Having too many things to do and too little time on your hands, eating healthy may be low on the list of your priorities. On some days, full course meals are neglected in favor of quicker, lighter snacks. Let's face it--snacking is natural. If you are hungry between meals, your body is telling you that it needs nutrition now. Therefore, you should definitely eat something to curb your hunger until the next meal. Eating the wrong snacks, however, is what can get you into trouble. Snacks high in fats and carbohydrates can increase cholesterol levels, cause weight gain, and can eventually lead to complications such as heart disease, high cholesterol and diabetes. The good news is that, with so many people concerned with eating healthy these days, many food manufacturers have developed low fat, low carbohydrate alternatives to foods that are almost identical in taste to the “real thing”.
When grazing for food, keep these things in mind:
Eat plenty of fruits and vegetables.
They are low in calories and fat. Additionally, they contain a number of vitamins and other antioxidants that prevent cellular damage and aid in a number of cellular processes.
Watch your saturated fat intake.
Consumption of saturated fats should be lowered, if not avoided, since they are associated with raising cholesterol levels. Saturated fats are usually encountered in fried foods and in animal meats. On a side note concerning animal meats: lean meats, such as chicken, fish, and turkey are less in saturated fat than red meat.
Watch what you put on the food that you cook.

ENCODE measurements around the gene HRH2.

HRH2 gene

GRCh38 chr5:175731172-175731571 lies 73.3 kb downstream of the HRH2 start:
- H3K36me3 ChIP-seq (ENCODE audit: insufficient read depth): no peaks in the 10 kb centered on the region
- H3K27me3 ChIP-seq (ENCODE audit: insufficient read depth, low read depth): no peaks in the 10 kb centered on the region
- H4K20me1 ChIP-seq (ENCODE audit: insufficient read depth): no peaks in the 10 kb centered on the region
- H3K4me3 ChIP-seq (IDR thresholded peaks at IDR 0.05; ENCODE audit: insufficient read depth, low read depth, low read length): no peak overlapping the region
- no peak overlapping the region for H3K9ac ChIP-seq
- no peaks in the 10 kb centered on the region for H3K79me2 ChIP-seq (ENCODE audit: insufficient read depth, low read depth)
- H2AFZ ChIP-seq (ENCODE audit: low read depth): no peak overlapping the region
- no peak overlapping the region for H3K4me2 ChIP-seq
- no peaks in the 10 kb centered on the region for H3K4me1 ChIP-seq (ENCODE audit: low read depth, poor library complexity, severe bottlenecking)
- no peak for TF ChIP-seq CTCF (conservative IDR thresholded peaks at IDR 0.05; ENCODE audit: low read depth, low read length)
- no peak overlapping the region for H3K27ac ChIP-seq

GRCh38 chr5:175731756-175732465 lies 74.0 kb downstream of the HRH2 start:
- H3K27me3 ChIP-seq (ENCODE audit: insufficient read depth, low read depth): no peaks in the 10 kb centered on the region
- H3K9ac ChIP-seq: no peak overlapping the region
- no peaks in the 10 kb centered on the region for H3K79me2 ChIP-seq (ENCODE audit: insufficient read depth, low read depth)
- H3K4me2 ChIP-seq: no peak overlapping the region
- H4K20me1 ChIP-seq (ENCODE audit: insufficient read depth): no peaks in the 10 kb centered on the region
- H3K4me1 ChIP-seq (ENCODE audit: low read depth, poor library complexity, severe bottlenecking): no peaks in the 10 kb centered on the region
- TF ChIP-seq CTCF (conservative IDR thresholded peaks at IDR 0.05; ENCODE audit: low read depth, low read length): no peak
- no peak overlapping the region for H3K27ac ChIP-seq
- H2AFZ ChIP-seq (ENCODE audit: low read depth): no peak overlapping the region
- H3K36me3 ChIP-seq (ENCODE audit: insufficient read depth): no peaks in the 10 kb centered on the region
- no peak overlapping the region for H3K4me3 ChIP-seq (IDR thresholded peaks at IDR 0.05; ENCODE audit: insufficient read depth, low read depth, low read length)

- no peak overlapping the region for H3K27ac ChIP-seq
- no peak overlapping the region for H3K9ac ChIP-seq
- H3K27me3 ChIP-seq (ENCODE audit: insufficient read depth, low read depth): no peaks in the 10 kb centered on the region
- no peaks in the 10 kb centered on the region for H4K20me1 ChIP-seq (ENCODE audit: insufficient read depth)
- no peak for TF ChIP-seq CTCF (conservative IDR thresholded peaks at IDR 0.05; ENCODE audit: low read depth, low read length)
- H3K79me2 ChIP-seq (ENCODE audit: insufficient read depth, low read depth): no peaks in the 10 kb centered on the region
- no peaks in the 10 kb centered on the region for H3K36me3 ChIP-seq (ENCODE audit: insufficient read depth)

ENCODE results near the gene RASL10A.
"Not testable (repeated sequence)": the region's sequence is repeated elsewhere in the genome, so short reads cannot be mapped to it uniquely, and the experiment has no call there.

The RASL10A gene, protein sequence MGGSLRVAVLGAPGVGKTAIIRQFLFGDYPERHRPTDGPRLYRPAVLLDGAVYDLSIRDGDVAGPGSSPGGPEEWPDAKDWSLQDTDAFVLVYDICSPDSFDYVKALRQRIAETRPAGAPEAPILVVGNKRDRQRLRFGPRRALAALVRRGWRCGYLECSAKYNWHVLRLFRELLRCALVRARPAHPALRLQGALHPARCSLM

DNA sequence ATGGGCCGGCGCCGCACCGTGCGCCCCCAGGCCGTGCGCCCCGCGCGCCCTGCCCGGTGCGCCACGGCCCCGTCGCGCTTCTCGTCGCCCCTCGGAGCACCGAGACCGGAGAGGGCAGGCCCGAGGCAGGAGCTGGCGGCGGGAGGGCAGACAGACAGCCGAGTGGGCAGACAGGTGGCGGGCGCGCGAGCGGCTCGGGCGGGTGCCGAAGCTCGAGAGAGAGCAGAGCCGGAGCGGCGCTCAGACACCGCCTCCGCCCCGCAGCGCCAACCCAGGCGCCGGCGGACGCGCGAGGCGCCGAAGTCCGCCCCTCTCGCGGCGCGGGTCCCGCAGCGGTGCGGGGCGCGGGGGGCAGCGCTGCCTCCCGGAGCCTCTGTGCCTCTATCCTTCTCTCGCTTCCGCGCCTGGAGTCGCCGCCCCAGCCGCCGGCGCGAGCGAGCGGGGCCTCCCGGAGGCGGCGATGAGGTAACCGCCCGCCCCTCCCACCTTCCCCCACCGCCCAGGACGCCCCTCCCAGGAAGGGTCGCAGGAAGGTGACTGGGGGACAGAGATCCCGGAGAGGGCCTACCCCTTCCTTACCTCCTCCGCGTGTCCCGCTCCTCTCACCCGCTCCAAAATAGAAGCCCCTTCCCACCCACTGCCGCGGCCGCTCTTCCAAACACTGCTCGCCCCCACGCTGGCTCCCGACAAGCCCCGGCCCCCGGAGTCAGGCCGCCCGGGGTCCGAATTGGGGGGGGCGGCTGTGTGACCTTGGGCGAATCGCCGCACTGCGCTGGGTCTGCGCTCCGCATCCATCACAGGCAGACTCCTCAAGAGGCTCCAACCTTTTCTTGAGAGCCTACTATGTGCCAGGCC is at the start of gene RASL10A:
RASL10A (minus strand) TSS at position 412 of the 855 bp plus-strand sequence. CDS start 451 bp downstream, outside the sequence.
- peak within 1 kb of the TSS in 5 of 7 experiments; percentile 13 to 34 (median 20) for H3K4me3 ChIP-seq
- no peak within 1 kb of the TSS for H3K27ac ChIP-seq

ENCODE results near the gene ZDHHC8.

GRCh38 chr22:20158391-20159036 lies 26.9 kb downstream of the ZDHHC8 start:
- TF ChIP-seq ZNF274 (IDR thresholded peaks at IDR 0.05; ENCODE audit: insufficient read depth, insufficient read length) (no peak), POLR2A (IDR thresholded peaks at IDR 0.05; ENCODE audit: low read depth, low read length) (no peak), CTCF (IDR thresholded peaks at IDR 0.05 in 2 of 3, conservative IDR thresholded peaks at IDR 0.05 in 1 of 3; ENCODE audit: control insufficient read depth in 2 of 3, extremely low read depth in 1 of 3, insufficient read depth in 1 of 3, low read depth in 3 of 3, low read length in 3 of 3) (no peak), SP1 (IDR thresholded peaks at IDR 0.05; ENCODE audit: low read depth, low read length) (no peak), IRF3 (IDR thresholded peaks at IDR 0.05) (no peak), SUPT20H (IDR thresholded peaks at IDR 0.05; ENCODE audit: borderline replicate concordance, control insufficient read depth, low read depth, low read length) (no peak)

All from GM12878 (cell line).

Partially hydrogenated vegetable oils, such as those used in many margarines and shortenings, contain a particular form of fat known as trans-fatty acids. These should also be avoided, since they raise cholesterol levels. They are usually found in fried foods and processed foods, such as cookies, chips, and candies.
A word about dips and toppings...
If you need to use salad dressing, sauces, or dips, try a low fat alternative. Also, use them on the side instead of placing them directly onto your food--you will use a lot less this way.
Try low fat varieties of your favorite dairy products.
Selecting low fat dairy products will also help to lower fat consumption instead of their “full strength” counterparts.
An example of this would be to substitute low fat yogurt or nonfat milk instead of regular milk or yogurt.
Carbohydrates are an important and quick energy source.
Since these are converted to sugar in the body, consumption of too many carbohydrates can cause weight gain and elevated glucose levels in diabetics. Additionally, previous research has indicated that consuming too many carbohydrates can lower HDL (good cholesterol) levels. Whole grain products, such as wheat bread and oats, are low in flour and high in fiber, minerals and vitamins. With the gaining popularity of the Atkins diet, many food manufacturers have low carbohydrate versions of breads and other grains. Low fat, unsalted pretzels and unbuttered, unsalted popcorn are also good alternatives.
Nuts and seeds (preferably unsalted) are good and filling snack foods.
They contain large amounts of unsaturated fats, which tend to lower total cholesterol levels. Nuts (especially walnuts) contain omega 3-fatty acids, which have been linked to lowering total and LDL (low density lipoprotein—the “bad” cholesterol) cholesterol levels while raising HDL (high density lipoprotein—the “good” cholesterol) cholesterol levels. Seeds, including pumpkin and sunflower seeds, contain high amounts of Vitamin E, B vitamins, and minerals.
After looking at this article, you may be thinking, “Great, so my other option is to just chew on cardboard, right?” Wrong! There are many alternatives out there for you to try, and food manufacturers are making these alternatives more abundant. If you have an absolute, not-so-healthy favorite snack that you like, you can still eat it, but only in moderation. If you are a die-hard junk food junkie, these alternatives can take some getting used to. Therefore, begin your journey to healthy eating gradually and with moderation. Your heart and the rest of your body will thank you!
~Jennifer Moll, M.S.
Last edited: 01/30/2005